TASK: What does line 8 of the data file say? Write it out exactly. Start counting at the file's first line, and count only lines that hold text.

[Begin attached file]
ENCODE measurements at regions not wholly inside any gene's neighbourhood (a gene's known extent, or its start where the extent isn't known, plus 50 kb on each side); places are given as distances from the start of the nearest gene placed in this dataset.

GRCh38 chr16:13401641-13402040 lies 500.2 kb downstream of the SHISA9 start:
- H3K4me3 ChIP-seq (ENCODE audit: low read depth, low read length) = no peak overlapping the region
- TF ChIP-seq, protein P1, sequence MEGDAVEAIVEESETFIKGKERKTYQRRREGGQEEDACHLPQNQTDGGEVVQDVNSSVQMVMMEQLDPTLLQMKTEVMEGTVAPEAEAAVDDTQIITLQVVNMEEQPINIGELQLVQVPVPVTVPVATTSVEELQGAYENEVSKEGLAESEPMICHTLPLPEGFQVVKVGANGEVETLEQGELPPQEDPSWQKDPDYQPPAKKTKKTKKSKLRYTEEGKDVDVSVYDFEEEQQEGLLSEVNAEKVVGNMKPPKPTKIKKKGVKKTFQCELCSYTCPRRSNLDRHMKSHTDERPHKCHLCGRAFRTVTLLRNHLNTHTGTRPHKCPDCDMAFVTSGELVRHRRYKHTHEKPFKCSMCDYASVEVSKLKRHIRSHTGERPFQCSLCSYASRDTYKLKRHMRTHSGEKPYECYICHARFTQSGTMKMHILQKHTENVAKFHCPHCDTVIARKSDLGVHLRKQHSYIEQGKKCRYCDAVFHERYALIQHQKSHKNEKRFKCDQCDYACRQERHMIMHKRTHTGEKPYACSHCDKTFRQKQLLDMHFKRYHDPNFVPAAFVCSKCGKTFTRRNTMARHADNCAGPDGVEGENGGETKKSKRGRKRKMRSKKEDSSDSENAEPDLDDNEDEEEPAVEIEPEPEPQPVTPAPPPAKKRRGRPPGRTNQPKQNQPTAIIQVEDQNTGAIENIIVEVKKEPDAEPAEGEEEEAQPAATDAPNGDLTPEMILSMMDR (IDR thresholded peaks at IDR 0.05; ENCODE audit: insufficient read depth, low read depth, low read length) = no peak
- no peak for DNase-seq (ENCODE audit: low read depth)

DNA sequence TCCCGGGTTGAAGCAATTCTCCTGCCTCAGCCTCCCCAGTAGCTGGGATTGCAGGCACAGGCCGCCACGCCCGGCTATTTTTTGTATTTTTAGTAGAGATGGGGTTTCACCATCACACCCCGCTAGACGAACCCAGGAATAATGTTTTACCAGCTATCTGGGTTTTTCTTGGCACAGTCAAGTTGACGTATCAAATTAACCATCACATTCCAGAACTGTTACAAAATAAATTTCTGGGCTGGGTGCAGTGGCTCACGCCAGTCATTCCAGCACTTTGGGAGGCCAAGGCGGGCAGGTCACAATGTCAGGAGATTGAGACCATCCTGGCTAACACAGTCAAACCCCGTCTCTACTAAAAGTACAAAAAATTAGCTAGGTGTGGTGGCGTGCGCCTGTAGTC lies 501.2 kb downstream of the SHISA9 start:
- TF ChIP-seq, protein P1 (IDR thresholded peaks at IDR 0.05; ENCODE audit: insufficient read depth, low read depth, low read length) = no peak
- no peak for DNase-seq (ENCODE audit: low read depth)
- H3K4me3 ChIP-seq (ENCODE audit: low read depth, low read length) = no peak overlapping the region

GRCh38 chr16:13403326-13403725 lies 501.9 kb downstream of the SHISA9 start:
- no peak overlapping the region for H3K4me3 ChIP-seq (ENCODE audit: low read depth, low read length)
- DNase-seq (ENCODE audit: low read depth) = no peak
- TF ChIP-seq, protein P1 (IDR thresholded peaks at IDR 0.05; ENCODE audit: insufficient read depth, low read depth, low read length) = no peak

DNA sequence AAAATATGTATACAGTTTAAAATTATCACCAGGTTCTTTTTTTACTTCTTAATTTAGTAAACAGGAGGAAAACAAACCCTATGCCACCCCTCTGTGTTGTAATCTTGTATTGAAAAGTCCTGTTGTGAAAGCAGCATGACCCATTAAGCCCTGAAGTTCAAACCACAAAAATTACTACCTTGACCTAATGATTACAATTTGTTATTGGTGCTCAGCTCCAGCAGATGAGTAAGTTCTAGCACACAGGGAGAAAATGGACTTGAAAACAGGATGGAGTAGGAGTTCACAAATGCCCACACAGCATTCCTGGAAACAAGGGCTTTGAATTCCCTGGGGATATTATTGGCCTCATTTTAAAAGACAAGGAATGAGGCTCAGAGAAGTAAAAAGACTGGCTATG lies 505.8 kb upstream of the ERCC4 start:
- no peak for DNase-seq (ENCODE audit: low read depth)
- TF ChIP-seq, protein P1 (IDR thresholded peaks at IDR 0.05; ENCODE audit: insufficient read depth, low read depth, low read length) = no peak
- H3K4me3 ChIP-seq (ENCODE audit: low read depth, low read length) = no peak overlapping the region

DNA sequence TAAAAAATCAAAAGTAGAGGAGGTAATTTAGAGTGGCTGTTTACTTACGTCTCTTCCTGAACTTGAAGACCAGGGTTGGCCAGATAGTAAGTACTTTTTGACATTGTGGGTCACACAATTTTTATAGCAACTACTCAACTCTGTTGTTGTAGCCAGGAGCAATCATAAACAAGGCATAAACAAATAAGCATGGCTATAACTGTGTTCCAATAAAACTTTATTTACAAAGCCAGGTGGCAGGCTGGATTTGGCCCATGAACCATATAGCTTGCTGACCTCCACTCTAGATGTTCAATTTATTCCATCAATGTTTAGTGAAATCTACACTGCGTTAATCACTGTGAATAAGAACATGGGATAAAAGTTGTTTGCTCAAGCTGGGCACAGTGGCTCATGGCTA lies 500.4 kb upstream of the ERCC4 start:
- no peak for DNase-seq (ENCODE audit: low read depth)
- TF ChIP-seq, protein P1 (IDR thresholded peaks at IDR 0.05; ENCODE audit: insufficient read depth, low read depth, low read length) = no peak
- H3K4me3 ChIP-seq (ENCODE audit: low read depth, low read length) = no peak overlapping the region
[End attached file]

- no peak for DNase-seq (ENCODE audit: low read depth)